He was sent voice-recorded death threats from a man with a British accent, who said: “The long arm of the party got you. Guess what, the party are coming for you.”
One of his friends, with whom he is staying in London, claims to have seen a girl with Asian appearance taking photos of their residence.
Mr Pavlou, who was in the UK to stage a protest at the Wimbledon men’s tennis final, believes that somebody knew he was planning to be at the Chinese embassy at about 11am on Thursday and planned the email in advance.
He is also shaken by the attitude of the Met Police. “I was actually really compliant with the police,” he said. “I didn’t know I was going to be threatened with bomb threat charges. When they came over, I just thought I’d take my hand off the door – my protest was over. I was really shocked when I was arrested and handcuffed in a really painful stress position with my hands behind my back.”
“To be honest, it was actually a really badly organised protest. I didn’t know how to use the glue or how to get it out of the tube. My friend Harry and I had to Google it. I’m not a hardened protest radical. I did not imagine in any way that I would be held for nearly 24 hours, held incommunicado and not allowed to talk to lawyers.”
Bill Browder, head of the Global Magnitsky Justice campaign, responded to news of Mr Pavlou’s arrest, saying: “What I don’t understand is why the Met Police didn’t just Google Drew Pavlou instead of holding him incommunicado for 24 hours. It’s a very bad precedent.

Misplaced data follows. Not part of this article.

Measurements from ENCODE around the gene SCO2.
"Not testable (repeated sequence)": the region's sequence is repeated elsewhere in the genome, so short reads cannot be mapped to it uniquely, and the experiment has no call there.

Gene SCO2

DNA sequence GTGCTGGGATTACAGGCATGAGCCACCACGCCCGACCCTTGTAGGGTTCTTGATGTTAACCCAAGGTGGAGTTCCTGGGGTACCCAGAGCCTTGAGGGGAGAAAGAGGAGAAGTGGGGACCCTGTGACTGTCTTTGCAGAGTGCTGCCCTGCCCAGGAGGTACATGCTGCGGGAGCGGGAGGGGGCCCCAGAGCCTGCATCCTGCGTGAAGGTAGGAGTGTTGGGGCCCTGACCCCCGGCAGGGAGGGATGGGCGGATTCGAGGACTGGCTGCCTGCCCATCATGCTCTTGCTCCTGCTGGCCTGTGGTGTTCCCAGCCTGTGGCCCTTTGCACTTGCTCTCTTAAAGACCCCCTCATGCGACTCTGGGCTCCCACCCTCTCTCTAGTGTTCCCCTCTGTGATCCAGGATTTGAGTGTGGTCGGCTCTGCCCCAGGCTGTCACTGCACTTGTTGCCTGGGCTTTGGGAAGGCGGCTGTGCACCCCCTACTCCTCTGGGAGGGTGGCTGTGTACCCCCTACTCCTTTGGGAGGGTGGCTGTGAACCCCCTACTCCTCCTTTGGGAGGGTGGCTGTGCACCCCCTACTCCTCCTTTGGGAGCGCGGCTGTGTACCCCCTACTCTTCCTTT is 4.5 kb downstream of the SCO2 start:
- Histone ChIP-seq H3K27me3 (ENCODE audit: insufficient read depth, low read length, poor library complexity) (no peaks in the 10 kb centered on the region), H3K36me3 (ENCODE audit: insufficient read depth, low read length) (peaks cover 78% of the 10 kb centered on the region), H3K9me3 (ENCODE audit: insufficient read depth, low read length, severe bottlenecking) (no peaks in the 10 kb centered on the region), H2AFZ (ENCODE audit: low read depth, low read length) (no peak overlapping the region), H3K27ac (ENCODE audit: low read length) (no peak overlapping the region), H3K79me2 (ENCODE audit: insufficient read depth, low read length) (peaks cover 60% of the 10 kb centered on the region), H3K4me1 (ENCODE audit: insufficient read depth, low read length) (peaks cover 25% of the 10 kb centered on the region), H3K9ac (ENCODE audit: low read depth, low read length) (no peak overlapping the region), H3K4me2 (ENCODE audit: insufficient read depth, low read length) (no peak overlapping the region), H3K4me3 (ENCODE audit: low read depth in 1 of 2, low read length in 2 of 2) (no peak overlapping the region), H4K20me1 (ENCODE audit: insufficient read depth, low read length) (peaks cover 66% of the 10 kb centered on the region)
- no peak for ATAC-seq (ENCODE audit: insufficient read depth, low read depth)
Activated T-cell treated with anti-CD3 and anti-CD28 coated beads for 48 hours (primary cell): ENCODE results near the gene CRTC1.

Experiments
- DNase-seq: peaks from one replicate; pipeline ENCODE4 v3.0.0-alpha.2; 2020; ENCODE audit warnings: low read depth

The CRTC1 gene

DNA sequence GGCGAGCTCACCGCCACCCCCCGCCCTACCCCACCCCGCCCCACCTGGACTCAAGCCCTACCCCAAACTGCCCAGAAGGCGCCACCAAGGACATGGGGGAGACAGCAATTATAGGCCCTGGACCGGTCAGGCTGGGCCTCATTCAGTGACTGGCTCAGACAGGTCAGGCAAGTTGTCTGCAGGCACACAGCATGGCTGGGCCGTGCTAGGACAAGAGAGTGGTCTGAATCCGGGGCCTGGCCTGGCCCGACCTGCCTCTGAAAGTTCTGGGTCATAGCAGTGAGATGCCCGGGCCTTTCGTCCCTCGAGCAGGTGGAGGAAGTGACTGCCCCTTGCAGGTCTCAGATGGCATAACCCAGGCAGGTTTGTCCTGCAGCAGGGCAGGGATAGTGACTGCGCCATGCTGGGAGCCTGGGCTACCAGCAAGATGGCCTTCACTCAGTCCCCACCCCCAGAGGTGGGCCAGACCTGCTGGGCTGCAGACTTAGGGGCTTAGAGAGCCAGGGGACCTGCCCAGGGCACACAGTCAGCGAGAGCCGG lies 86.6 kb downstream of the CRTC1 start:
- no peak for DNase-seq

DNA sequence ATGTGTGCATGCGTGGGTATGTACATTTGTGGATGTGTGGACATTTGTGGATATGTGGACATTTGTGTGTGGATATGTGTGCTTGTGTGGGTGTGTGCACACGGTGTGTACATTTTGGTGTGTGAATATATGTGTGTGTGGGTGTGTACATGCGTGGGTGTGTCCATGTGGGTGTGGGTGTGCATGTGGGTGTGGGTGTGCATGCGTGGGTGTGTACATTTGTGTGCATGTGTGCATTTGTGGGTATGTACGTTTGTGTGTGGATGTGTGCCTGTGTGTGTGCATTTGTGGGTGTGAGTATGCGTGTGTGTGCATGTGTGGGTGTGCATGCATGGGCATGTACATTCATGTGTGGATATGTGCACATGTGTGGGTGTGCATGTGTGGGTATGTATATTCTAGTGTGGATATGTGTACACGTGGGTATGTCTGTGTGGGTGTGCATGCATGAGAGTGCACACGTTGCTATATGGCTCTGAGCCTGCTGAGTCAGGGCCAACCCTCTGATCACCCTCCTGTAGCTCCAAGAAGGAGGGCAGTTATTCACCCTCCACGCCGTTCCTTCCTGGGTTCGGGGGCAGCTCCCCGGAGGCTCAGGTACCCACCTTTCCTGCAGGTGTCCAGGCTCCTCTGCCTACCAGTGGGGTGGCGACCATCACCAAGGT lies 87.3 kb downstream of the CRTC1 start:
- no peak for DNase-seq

“To take the word of China, a hostile foreign power, at face value about a well-known human rights activist raises serious questions about the judgement of the Met.”
Mr Pavlou said: “I feel like they’ve breached my legal rights.”
While in custody, he said, he had asked to talk to his barrister, Michael Polak, and to contact the Australian High Commission but was unable to speak to either.
He said he was eventually able to talk to a lawyer after around 23 hours in custody, but by this point he was so exhausted that he had waived his right to a lawyer at 1am so he could read the bomb threat email he had been accused of writing.
He is now under bail and has been warned by police that he can’t go back to Australia.
His British friend, Harry Allen, who had been filming Mr Pavlou’s stunt, was also held by the police for around 24 hours and is being investigated on suspicion of also “communicating false information to make a bomb hoax”.
In a statement the Met Police said: “At around 16.30 on 21 July, a man was detained at the Chinese embassy in Portland Place due to his suspicious behaviour. He was found to be in possession of a quantity of glue and had attempted to glue his hand to the outside of the embassy building.
“Having been booked into custody, the man was offered legal advice and the duty solicitor was called at 22.22 on 21 July. This is recorded in the man’s custody record. The man was released from custody at 15.56 on 22 July. He has been bailed to return pending further enquiries.
“A second man, aged 22, was arrested. He has been bailed to return pending further enquiries.”
The Chinese embassy has been approached for comment.